Study shows DFW metroplex generates significant agricultural production

DALLAS — A new study shows between 2007 and 2012, farms and farmland increased by nearly 10 percent in the Dallas-Fort Worth metroplex, said Dr. Blake Bennett, Texas A&M AgriLife Extension Service economist in Dallas.

“While most people think skyscrapers, pavement and urban congestion when they think about the DFW metroplex, the fact is agriculture is alive and well — and growing — in this part of the state,” Bennett said.

This and other information about agribusiness and agricultural production throughout the metroplex can be found in the recent publication by Bennett and Daniel Hanselka, AgriLife Extension associate in economics in College Station. Titled “The Impact of Agribusiness in the Dallas-Fort Worth Metroplex,” it can be found at http://agecoext.tamu.edu/files/2013/08/DFWMetroplex.pdf.

Dallas and Tarrant counties are the regional trade centers for eight counties with great agricultural importance to the state, Bennett explained.

“Denton and Collin counties form the northern border while Ellis and Johnson counties serve as the region’s southern border, and Rockwall and Kaufman counties set the eastern border. These eight counties comprise over 910,000 acres of agricultural land with 830,000 acres in crops and 80,000 acres in pasture. Approximately 2 percent of the cropland is in irrigated production.”

More than 20 different crops are produced commercially in the metroplex, he said. These include a variety of fruits and vegetables and major field crops.

“The area’s climate and soil conditions are particularly well suited to the development of high-value specialty crops,” Bennett said. “Primary crops include nursery crops, wheat, corn, grain sorghum, hay, and ensilage. In all, the DFW region produces 19 percent of the state’s nursery crops, 13 percent of the sunflowers, 10 percent of the soybeans and 7 percent of the state’s wheat.”

He said the area is also flush with livestock and livestock products, including poultry and specialties such as wool.

“During that period, cash receipts of cow-calf and stocker operations, exceeded all other categories in this group at $144.8 million,” Bennett said. “Dairy followed at $15.5 million and poultry rounded out the top three with sales of $11.2 million. Total sales for livestock and livestock products were $178.4 million.”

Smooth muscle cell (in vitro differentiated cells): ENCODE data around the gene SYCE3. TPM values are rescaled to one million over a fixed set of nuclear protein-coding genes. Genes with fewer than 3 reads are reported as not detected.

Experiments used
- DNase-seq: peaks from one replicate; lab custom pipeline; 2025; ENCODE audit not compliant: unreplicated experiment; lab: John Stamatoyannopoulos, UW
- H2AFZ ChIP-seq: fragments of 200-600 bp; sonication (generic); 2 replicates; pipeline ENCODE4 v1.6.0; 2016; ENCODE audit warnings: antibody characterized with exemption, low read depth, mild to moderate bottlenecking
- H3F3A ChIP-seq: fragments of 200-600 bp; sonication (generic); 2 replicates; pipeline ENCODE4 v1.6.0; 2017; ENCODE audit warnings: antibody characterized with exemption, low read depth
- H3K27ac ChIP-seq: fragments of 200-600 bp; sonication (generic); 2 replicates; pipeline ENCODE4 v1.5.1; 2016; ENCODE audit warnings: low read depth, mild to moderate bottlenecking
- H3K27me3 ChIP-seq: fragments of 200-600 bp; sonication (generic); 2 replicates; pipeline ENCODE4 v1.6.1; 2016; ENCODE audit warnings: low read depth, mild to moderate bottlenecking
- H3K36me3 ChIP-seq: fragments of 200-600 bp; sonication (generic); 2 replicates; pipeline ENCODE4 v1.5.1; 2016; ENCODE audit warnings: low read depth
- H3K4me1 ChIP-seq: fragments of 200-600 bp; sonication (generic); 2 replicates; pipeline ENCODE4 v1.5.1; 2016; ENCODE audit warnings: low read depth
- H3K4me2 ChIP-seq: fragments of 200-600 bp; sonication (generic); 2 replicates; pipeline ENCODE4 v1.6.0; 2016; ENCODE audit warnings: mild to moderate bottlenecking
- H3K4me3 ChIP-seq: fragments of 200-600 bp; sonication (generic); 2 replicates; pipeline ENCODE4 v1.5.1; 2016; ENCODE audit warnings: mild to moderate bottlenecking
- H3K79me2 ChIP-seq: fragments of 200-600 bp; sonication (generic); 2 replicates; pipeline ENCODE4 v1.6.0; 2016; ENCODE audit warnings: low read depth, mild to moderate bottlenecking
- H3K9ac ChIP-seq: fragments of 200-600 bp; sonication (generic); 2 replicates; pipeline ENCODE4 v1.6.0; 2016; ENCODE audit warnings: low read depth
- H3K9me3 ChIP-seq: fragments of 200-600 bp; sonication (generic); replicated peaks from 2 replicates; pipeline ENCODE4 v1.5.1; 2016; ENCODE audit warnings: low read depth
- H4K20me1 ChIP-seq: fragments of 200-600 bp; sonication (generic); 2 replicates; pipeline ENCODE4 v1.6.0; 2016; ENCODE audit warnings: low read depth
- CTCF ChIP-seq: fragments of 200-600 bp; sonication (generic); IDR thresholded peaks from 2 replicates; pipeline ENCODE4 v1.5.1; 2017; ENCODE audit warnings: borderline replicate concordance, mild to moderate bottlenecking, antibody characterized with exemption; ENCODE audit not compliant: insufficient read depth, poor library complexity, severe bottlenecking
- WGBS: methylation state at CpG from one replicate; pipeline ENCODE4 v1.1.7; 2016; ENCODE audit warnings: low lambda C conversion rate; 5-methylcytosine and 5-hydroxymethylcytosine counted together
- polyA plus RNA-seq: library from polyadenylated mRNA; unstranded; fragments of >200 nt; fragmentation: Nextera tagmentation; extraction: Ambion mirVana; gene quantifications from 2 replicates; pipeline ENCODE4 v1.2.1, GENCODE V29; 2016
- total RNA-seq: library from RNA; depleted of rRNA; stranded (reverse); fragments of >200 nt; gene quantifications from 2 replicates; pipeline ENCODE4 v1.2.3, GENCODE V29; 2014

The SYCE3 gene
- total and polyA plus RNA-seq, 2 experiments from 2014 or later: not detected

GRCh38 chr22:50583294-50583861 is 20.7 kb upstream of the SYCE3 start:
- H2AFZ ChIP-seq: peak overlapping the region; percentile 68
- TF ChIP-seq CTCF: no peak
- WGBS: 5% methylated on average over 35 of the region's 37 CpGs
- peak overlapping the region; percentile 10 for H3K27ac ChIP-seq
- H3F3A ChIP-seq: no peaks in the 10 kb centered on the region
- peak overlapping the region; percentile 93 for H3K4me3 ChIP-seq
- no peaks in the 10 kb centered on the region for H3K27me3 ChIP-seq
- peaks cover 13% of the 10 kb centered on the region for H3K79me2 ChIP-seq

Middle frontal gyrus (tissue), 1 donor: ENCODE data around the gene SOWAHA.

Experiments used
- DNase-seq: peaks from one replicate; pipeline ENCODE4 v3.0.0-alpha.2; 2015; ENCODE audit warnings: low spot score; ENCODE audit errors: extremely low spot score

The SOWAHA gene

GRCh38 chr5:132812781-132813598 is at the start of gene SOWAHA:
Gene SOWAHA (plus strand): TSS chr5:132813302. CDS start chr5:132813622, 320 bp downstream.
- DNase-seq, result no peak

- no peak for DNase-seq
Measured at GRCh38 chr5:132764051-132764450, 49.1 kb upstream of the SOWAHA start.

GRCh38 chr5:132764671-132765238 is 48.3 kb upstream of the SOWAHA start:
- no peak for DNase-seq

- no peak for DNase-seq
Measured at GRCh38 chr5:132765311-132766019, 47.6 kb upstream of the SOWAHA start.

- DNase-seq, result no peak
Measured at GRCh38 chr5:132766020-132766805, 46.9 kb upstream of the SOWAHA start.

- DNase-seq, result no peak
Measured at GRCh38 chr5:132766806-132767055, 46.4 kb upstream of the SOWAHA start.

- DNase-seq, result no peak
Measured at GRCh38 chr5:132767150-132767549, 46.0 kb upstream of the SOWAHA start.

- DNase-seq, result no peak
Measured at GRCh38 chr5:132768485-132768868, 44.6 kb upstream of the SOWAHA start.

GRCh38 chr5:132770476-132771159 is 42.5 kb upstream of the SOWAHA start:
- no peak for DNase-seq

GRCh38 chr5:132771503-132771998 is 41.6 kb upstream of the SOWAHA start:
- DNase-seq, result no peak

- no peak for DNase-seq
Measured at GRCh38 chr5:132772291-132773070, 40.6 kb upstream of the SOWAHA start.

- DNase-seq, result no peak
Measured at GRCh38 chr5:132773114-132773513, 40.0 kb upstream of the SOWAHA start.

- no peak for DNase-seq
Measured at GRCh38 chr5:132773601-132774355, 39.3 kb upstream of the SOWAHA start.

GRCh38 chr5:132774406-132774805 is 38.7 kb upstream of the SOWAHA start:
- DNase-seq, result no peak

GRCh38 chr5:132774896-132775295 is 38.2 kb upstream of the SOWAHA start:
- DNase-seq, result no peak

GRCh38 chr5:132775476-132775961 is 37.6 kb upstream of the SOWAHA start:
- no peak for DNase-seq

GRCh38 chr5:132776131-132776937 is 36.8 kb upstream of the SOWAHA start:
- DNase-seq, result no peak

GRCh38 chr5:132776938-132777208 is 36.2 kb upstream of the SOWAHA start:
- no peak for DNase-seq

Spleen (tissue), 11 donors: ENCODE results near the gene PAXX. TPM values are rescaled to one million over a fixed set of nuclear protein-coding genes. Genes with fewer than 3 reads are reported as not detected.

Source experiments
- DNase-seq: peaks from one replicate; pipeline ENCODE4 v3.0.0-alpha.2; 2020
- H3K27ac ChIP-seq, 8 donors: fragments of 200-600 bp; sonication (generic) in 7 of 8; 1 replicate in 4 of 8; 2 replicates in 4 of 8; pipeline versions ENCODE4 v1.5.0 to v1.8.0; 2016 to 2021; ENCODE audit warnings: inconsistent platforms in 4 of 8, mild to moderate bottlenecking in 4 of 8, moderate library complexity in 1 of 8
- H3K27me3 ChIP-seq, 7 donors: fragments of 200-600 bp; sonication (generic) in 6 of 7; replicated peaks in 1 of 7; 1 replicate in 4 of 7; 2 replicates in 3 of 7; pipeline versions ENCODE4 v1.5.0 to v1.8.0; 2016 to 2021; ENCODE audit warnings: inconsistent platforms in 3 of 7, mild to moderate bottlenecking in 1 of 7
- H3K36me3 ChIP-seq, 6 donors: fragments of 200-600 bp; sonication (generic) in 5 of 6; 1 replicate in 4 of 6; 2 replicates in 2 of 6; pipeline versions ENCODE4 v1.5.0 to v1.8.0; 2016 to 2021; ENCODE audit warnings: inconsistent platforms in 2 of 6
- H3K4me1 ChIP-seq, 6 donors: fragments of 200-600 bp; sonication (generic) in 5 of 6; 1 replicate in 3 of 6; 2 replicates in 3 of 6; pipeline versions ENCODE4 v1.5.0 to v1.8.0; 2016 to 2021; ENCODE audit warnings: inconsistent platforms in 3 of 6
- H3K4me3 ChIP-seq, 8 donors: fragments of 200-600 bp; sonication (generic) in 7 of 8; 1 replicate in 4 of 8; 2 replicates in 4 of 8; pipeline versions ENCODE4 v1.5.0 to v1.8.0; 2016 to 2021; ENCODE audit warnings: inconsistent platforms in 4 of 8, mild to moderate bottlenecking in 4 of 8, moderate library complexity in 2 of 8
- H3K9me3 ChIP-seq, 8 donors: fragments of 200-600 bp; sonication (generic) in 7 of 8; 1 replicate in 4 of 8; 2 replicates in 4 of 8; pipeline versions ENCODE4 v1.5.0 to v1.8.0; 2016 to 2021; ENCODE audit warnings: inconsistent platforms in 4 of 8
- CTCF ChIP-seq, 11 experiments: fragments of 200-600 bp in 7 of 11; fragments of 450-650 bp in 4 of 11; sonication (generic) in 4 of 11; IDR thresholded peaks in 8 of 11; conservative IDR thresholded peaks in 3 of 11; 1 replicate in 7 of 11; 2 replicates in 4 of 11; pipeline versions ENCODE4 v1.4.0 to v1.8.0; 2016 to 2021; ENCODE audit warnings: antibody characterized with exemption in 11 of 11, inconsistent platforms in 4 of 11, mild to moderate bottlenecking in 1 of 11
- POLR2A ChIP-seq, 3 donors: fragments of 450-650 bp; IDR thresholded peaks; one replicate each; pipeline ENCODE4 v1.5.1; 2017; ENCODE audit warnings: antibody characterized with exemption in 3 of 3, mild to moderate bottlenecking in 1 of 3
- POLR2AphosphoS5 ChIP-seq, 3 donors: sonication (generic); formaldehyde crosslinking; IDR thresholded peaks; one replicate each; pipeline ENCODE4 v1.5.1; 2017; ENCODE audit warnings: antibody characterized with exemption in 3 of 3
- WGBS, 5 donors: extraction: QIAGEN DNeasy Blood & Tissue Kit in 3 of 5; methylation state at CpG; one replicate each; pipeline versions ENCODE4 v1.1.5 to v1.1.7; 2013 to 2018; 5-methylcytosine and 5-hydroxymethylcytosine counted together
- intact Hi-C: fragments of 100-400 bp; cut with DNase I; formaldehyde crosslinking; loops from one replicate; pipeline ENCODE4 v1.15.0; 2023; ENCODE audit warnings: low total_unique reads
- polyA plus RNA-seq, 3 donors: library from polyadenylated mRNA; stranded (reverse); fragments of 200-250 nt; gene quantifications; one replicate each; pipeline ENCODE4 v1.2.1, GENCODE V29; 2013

Small farms are the largest-growing segment of agriculture in the Dallas-Fort Worth metroplex. (Texas A&M AgriLife Extension Service photo)

Small farms are the largest-growing agricultural segment of in the metroplex. (Texas A&M AgriLife Extension Service photo)

He said there are approximately 203,000 cattle in the region with more than 50,000 being beef cows.

“Agribusiness firms within the wholesale trade sector employed 87,773 people with an annual payroll of $6.2 billion. And cash receipts for crops, livestock and livestock products in the metroplex averaged $732.7 million from 2010 to 2013.”

Bennett said the agricultural growth in the metroplex has been in contrast to the rest of Texas, where the number of farms increased by just over one-half of one percent and farmland actually saw a small decrease.

“Farms of every size in the metroplex saw increases with most being smaller acreage farms,” he said. “For the same period, the rest of Texas showed an increase only in farms from 10-179 acres while all other size categories showing decreases.”

Bennett said the direct value of agricultural production has not been the only benefit to the local economy.

“Many production expenses are paid to local suppliers. And farmers and ranchers also spend part of their wages and profits in the county, eating at local restaurants and buying groceries, clothing, movie tickets and other goods and consumer items, as do their employees.”

He also said adding to the overall agricultural muscle are retail food and trade services, transportation and warehousing, agricultural services, as well as manufacturing related to agribusiness such as food and kindred products, paper and allied products, lumber and wood products, textile mill products, furniture and fixtures, chemicals and allied products, and apparel and agricultural machinery.

“The agricultural diversity of the DFW metroplex is as diverse as the area itself,” Bennett said. “While most people may see only big city lights and high rises in the metroplex, just beyond these are numerous farms and fields that provide some of the most significant agricultural production in the state.”

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